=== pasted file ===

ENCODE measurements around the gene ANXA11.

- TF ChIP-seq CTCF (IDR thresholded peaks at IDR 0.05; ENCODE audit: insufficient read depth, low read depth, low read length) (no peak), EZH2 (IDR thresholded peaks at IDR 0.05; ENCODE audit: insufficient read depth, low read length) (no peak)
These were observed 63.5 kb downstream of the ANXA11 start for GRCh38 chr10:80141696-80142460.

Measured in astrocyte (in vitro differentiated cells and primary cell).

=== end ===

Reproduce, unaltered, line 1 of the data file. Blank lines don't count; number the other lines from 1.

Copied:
ENCODE measurements around the gene ANXA11.